Trafficking in Persons Report 2008 - Niger

NIGER (Tier 2 Watch List)

Niger is a source, transit, and destination country for children and women trafficked for forced labor and sexual exploitation. Caste-based slavery practices, rooted in ancestral master-slave relationships, continue in isolated areas of the country. An estimated 8,800 to 43,000 Nigeriens live under conditions of traditional slavery. Children are trafficked within Niger for forced begging by religious instructors, forced labor in gold mines, domestic servitude, sexual exploitation, and possibly for forced labor in agriculture and stone quarries. Nigerien children are also subjected to commercial sexual exploitation along the border with Nigeria, particularly in the towns of Birni N'Konni and Zinder, and are trafficked to Nigeria and Mali for forced begging and manual labor. Women and children from Benin, Burkina Faso, Gabon, Ghana, Mali, Nigeria, and Togo are trafficked to and through Niger for domestic servitude, sexual exploitation, forced labor in mines and on farms, and as mechanics and welders. Nigerien women and children are trafficked from Niger to North Africa, the Middle East, and Europe for domestic servitude and sexual exploitation.

The Government of Niger does not fully comply with the minimum standards for the elimination of trafficking; however, it is making significant efforts to do so, despite limited resources. Niger has nonetheless been placed on Tier 2 Watch List for its failure to provide evidence of increasing efforts to eliminate trafficking in the last year. In particular, measures to combat and eliminate traditional slavery practices were weak. The government's overall law enforcement efforts have stalled from the previous year. While efforts to protect child trafficking victims were steady, the government failed to provide services to or rescue adult victims subjected to traditional slavery practices. Similarly, the government made solid efforts to raise awareness about child trafficking, but poor efforts to educate the public about traditional slavery practices in general.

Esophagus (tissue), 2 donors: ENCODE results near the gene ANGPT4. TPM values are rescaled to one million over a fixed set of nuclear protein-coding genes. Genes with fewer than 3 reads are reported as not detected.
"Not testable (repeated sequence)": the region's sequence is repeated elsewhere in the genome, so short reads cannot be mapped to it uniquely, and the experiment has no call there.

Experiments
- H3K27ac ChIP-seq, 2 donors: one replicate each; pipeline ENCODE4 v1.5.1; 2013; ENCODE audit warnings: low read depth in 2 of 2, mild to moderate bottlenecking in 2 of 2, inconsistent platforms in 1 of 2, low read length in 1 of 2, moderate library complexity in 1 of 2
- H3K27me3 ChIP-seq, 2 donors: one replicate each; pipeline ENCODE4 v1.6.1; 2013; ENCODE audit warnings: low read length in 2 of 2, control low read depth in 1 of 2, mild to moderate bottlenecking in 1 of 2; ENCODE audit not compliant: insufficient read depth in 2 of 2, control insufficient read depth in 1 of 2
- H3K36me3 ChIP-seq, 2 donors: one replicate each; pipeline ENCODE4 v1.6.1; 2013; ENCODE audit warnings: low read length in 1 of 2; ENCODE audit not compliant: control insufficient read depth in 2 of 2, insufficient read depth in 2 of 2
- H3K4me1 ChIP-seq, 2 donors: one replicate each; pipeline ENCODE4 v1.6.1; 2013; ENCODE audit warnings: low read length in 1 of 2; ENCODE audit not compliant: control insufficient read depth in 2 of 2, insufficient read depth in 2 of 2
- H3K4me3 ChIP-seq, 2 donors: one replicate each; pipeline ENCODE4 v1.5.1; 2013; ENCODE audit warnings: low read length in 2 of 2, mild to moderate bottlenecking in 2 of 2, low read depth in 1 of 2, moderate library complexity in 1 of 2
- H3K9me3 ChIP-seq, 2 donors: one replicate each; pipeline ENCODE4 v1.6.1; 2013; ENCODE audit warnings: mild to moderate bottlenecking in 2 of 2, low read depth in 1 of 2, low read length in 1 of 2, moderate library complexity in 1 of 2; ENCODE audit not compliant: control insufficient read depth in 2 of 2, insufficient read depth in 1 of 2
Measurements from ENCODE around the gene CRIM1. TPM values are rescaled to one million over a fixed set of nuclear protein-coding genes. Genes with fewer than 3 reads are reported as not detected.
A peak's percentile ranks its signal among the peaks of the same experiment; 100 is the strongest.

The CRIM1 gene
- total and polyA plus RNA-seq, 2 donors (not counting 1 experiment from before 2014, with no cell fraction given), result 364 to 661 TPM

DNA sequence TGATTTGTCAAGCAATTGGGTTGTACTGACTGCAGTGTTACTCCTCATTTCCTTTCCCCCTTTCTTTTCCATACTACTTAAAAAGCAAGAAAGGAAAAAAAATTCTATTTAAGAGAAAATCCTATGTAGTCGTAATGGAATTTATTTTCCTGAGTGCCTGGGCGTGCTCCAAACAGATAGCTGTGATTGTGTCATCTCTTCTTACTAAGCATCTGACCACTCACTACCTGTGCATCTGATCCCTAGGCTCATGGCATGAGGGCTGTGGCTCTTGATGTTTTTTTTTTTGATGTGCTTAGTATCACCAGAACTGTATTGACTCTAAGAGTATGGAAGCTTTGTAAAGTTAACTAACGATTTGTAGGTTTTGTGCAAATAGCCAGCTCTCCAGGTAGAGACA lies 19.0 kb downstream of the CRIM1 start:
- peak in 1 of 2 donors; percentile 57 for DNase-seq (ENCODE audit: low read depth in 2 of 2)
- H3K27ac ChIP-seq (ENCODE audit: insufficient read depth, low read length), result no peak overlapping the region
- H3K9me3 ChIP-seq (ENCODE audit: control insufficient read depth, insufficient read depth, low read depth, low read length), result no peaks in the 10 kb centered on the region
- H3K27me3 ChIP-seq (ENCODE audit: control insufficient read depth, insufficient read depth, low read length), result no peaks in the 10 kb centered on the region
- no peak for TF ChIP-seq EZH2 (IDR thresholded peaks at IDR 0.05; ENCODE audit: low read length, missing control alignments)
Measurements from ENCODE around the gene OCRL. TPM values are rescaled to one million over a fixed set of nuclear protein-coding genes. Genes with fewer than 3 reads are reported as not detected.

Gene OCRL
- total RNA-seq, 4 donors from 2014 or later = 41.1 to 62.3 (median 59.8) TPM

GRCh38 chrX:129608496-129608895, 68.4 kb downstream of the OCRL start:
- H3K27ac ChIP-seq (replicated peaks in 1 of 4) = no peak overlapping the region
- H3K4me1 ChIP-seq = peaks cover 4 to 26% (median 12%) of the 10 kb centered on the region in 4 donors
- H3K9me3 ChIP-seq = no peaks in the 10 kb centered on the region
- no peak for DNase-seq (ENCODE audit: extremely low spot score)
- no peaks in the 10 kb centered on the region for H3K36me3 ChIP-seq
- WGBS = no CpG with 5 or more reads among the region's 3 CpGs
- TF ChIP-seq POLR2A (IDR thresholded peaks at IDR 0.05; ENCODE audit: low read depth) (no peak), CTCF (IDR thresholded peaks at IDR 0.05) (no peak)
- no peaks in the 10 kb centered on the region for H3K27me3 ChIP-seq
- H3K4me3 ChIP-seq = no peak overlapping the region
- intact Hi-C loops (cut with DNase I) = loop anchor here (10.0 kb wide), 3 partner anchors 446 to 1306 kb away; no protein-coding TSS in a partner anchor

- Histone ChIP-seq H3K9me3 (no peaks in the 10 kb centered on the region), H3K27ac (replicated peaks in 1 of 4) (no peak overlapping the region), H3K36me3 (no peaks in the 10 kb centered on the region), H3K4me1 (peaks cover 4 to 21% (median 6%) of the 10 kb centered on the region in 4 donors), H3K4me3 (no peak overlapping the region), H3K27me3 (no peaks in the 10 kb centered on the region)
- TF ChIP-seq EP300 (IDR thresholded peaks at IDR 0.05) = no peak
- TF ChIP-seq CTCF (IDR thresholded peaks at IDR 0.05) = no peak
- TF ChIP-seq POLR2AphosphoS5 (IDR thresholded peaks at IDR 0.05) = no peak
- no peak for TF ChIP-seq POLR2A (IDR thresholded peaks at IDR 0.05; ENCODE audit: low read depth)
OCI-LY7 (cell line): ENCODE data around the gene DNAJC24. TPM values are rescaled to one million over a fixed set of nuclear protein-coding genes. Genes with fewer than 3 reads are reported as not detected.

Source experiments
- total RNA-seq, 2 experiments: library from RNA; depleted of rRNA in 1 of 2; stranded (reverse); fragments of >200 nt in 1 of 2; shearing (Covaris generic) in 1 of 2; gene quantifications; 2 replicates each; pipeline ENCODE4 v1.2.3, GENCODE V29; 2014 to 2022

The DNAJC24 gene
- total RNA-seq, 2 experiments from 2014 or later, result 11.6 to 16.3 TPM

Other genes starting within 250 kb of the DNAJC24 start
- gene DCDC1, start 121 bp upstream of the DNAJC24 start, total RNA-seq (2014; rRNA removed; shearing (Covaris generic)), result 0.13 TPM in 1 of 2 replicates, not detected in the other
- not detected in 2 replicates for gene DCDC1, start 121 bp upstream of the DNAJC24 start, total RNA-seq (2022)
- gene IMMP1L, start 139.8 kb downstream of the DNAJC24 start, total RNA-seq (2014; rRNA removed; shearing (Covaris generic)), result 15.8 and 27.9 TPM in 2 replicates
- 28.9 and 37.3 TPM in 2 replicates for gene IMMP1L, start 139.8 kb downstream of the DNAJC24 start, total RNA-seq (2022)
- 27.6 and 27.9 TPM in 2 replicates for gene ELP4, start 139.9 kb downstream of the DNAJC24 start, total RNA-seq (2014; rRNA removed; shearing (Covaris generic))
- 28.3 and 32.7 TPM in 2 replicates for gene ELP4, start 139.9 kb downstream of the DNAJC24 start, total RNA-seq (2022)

Recommendations for Niger: Pass and enact its 2006 draft legislation against trafficking; strengthen efforts to prosecute and convict trafficking offenders, including those guilty of slavery offenses; increase efforts to rescue victims of traditional slavery practices; adopt the draft national action plans to combat slavery and trafficking; sign and implement its draft bilateral accord with Nigeria; and increase efforts to raise awareness about traditional slavery practices and the law against slavery.


The Government of Niger decreased its anti-trafficking law enforcement efforts over the last year, particularly with respect to slavery. Niger prohibits slavery through a 2003 amendment to Article 270 of its Penal Code and prohibits forced and compulsory labor through Article 4 of its Labor Code. Niger does not, however, prohibit other forms of trafficking. The prescribed penalty of 10 to 30 years' imprisonment for slavery offenses is sufficiently stringent. The prescribed penalty of a fine ranging from $48 to $598 and six days to one month's imprisonment for forced labor is not sufficiently stringent. In 2006, the government drafted a law against trafficking that has yet to be submitted to the Council of Ministers. In the last year, law enforcement authorities arrested 22 suspects in connection with the trafficking of 172 children. Seventeen of these suspects were released without being charged, four were charged with abduction of minors, and one was handed over to officials in Mali. Of the four individuals charged, one was sentenced in April 2007 to two years' imprisonment for abducting her six-year-old nephew to sell him in Nigeria. The government was unable to provide an update on the status of two individuals detained and charged with enslavement in 2006. An additional three slavery cases have been pending since 2004. The Ministry of Justice approved the inclusion of an anti-trafficking training course, which focuses on special investigative techniques, international cooperation, and victim and witness protection, into the national law enforcement curriculum. Although Niger and Nigeria prepared a bilateral cooperation agreement to combat trafficking in December 2006, it has yet to be signed.